Over the previous two years, San Bernardino County surveyor Frederick T. Perris had been assiduously lobbying Atchison, Topeka & Santa Fe Railway officers to construct a line from San Diego northward to San Bernardino to be augmented with the extension of the line up the Cajon Pass and then north to junction with the Atlantic & Pacific-Santa Fe line at Waterman, i.e., present day-Barstow. While Perris was making his entreaties, a dispute had arisen over Southern Pacific Railway’s refusal to permit other railways to cross its tracks. Perris’ efforts paid off, convincing AT&SF officials, who were itching for a route to effectively break the Southern Pacific Railroad’s monopoly on transportation into Southern California, to brave the engineering and grading challenges.
Victor, an expert on trestles and bridges, was chosen to oversee Perris and other engineers brought in to supervise the Chinese coolies who laid the track. As the general manager and chief engineer of the California Southern Railroad, Victor incorporated a “Y” track into the two sets of tracks to allow free standing locomotives to turn around and reattach themselves to assist long and heavy trains up the grade to the Cajon Summit. In 1884 the California Southern Railroad reached San Bernardino, but the same year Nash encountered a devastating, though temporary setback, when roughly 30 miles of track were swept away by floods. By 1885 the track was rebuilt and extended through the Cajon Pass.
Victor designed the bridge across the Mojave. Though the bridge was destroyed in the flood of 1938, the granite abutment to the bridge is still in use and stands as the oldest structure in the Victor Valley. Once the track had reached the Summit, Victor was kept on as the superintendent of desert construction, a $1,750,000 undertaking to connect the rail at the top of Cajon Summit with the A & P Railroad at Barstow.
Following the completion of the railway to its eastern connection a consideration was effected with the Santa Fe Railway under the management of C. W. Smith. Victor retired in 1888 and moved to Chino, where he was elected to the board of supervisors as the representative of the county’s Fourth District. He subsequently served for three years as board chairman.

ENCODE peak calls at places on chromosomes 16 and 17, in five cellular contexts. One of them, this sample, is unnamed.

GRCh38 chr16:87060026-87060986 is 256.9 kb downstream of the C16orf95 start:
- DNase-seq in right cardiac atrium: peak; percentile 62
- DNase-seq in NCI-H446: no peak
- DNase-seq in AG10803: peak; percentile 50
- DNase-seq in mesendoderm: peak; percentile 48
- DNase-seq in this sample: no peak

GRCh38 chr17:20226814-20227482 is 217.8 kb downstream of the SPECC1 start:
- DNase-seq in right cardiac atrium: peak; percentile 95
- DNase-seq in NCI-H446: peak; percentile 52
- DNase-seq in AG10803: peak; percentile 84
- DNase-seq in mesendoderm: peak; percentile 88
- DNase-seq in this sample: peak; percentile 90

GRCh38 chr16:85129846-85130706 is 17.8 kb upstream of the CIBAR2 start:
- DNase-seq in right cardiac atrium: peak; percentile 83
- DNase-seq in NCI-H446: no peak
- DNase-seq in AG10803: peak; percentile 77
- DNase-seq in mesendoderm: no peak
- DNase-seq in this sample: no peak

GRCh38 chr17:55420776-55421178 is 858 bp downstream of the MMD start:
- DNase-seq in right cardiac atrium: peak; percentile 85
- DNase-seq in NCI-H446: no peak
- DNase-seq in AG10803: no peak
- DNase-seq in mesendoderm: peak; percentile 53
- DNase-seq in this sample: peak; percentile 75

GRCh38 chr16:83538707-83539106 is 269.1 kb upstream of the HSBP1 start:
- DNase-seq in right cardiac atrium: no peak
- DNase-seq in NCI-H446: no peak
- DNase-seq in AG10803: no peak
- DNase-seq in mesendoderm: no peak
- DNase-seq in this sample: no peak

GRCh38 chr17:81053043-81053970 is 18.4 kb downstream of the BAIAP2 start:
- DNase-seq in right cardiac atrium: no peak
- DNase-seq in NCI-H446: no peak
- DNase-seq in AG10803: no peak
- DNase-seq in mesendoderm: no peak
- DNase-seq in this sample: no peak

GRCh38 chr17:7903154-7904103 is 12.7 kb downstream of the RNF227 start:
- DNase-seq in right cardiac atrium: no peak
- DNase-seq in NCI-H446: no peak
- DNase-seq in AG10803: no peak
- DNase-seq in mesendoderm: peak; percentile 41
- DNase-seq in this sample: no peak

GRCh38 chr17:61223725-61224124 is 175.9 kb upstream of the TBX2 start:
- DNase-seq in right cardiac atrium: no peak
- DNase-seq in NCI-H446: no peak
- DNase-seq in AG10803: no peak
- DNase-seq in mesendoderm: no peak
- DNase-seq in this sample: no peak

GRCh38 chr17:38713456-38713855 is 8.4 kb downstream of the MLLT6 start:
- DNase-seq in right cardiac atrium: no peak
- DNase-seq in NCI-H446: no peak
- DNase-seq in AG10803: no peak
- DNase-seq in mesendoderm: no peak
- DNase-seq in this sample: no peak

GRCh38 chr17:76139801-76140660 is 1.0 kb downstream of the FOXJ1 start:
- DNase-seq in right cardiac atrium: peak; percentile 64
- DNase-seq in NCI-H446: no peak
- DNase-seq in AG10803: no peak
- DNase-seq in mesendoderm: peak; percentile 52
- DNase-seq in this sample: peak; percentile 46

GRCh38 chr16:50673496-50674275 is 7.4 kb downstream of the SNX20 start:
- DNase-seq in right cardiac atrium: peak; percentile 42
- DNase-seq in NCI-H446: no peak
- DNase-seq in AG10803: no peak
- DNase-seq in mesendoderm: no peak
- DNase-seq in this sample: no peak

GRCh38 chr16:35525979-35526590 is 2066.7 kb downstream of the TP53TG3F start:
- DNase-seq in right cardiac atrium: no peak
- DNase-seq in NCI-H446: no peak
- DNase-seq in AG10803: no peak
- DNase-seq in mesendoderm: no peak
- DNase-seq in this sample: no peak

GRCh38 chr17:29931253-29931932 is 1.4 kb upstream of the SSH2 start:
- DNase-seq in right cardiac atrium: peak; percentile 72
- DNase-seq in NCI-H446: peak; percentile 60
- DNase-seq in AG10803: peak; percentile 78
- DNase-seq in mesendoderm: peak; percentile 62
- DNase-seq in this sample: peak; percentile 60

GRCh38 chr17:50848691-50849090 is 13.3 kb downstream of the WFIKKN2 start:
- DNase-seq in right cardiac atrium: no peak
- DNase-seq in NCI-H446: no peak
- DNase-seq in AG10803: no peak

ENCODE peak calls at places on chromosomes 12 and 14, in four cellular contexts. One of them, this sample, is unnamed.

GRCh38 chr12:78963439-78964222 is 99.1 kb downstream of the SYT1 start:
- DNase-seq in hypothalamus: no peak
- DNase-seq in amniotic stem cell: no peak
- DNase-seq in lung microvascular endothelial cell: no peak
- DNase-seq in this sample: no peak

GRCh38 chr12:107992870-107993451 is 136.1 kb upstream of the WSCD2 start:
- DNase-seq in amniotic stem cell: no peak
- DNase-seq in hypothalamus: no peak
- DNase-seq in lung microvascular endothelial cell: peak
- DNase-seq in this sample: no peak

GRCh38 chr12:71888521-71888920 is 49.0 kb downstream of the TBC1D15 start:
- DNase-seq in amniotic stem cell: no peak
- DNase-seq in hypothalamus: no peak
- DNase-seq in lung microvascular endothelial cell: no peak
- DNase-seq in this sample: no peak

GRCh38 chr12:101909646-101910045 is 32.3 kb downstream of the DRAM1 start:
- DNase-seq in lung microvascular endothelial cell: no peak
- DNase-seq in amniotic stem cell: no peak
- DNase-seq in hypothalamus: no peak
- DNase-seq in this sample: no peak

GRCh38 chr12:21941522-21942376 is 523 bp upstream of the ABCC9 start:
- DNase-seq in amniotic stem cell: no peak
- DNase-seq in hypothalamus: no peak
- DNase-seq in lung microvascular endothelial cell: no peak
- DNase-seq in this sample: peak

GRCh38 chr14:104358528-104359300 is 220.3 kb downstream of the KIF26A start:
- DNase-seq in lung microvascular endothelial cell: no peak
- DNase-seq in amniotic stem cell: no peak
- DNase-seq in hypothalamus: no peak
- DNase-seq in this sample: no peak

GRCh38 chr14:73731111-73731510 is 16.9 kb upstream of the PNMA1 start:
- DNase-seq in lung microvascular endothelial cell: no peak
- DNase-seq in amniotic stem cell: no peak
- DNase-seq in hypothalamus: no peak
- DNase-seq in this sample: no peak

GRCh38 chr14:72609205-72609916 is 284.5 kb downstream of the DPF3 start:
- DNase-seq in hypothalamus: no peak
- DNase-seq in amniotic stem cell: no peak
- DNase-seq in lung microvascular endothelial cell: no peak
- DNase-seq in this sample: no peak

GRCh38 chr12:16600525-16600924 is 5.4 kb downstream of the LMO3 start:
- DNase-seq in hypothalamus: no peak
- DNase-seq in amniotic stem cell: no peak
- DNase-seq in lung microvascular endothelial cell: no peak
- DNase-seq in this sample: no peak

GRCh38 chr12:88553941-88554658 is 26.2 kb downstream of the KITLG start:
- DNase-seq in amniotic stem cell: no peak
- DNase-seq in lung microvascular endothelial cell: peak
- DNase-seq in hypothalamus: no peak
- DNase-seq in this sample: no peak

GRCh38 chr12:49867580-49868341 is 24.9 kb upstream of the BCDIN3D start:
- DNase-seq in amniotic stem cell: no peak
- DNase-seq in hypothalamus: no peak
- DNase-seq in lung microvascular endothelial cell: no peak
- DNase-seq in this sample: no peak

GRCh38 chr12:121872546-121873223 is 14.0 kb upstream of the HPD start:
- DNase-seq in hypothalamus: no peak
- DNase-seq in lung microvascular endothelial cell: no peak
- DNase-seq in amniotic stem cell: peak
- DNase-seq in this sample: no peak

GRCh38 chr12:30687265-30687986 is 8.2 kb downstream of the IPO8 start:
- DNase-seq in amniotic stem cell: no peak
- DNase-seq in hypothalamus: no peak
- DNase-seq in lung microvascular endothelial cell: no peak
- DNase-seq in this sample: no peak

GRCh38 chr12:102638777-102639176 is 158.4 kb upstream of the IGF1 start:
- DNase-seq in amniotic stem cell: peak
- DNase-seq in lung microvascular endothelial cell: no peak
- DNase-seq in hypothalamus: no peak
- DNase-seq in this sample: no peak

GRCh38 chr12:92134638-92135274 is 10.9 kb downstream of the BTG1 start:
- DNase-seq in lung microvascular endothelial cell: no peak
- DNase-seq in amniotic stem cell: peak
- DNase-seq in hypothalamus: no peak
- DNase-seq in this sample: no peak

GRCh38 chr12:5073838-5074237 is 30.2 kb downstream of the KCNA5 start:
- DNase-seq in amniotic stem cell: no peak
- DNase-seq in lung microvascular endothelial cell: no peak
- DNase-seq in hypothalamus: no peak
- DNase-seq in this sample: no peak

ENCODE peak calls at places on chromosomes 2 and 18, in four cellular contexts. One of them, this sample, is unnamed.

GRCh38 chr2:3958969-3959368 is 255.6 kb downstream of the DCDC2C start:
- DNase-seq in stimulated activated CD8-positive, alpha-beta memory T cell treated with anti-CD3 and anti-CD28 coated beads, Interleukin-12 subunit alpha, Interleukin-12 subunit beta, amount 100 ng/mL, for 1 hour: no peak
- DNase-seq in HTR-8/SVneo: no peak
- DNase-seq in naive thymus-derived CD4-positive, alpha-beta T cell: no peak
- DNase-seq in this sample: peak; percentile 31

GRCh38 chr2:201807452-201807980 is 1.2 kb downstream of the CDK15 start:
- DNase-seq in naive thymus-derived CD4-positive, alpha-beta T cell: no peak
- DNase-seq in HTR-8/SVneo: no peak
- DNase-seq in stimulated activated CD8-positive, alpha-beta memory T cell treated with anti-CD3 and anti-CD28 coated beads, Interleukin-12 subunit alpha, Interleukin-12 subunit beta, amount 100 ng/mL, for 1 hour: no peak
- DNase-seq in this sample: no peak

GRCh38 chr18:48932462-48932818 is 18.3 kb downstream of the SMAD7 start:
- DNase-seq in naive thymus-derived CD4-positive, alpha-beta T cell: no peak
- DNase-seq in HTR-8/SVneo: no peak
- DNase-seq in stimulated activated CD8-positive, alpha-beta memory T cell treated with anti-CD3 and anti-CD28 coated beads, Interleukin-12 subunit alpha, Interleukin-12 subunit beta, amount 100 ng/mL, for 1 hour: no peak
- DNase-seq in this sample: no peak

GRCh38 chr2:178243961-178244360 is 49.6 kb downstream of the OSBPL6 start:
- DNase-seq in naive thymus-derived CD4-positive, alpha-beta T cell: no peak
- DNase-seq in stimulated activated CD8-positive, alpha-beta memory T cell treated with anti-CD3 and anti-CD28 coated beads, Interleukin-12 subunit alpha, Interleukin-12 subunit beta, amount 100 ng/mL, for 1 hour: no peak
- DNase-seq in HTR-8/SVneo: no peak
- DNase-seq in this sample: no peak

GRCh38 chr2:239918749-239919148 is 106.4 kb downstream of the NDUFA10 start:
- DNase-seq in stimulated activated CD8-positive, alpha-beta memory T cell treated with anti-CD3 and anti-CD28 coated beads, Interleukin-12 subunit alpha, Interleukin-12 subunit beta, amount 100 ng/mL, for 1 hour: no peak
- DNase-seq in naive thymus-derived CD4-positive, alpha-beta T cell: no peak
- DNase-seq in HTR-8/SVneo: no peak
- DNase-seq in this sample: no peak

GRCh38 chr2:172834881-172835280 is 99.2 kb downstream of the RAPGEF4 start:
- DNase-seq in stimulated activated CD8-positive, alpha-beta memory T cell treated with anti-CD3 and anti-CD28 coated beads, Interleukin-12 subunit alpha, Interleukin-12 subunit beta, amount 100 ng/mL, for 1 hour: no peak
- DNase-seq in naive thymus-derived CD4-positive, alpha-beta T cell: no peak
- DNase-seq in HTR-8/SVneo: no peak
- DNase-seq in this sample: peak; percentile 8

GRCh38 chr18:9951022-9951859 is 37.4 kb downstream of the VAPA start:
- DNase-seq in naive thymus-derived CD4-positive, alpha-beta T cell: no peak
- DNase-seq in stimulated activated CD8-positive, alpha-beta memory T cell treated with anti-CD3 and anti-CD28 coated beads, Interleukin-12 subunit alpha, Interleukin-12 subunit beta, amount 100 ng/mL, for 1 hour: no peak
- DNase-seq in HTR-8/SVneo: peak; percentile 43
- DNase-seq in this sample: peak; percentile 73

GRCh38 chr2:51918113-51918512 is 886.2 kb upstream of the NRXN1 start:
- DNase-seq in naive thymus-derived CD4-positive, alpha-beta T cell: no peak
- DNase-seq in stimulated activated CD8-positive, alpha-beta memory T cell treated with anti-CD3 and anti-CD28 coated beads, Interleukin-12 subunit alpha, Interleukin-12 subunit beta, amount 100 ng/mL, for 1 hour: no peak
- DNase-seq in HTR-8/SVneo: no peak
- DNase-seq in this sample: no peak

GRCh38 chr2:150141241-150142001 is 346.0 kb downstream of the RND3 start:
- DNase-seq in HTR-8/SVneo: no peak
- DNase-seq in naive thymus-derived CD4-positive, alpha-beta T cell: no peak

Victor’s home in Victorville was located at 8th and D streets and was known when it was owned by Mrs. Jennie Mae Richardson in the 1940s as the Hillcrest Lodge. By the late 1880s the area around his home came to be known as Victor.
The advent of the railroad had major effects on the High Desert. It brought a seemingly unending stream of Easterners through the area and intensified an already flourishing mining industry. Moreover, the building of the railroad required granite excavation and limestone excavation. Quarrying for those commodities, as well as marble eventually outgrew silver and gold mining.
Whereas in 1885 there were three houses in what was to become known as the town of Victor, with one of them used as a stage station, within five years the town had grown tenfold.
In the midst of the California land boom of 1888, a former Nevada mining engineer, Robert Widney, diverted water from Deep Creek Canyon and conveyed it a mile-and-an-eighth in a 14-inch hand-riveted pipe which ran for a portion beneath the river, giving the water in it enough forward momentum to expel its contents even after the pipe was angled up onto the Hesperia mesa.
Widney’s Hesperia Land & Water Company, in league with investors from Los Angeles, undertook significant improvements in Hesperia, including the construction of the 36-room, three-story Hesperia Hotel, made of adobe bricks freighted over from Oro Grande and then painted red. By 1890, a general store, post office and a school were completed to complement the hotel but six months later, the land boom went bust.
In 1888, F.O. Wyman set up a lime burning operation in Oro Grande.
By Mark Gutglueck